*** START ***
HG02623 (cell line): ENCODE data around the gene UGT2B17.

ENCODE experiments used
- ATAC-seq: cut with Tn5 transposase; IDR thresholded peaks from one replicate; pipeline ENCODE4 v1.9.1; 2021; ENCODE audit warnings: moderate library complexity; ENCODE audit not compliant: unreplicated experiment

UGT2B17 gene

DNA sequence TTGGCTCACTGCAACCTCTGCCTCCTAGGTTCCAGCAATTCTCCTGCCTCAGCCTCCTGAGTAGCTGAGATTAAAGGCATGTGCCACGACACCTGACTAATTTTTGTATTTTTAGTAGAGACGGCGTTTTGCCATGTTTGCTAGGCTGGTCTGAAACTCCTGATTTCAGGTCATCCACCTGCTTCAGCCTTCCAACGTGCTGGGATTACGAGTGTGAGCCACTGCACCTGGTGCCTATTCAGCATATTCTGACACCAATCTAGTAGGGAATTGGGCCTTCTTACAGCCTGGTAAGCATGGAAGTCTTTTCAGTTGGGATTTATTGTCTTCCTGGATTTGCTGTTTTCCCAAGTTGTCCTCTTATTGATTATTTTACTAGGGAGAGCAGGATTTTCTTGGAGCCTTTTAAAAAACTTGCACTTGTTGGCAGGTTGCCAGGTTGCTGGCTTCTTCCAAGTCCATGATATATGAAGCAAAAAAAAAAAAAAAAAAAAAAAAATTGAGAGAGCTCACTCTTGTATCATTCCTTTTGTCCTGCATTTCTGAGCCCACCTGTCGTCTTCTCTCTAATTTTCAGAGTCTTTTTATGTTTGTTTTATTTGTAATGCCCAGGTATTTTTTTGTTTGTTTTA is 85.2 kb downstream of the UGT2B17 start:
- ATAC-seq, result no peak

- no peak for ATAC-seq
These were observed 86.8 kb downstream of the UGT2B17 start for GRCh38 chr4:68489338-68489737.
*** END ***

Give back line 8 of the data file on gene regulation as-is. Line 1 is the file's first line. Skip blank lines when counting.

These were observed 86.8 kb downstream of the UGT2B17 start for GRCh38 chr4:68489338-68489737.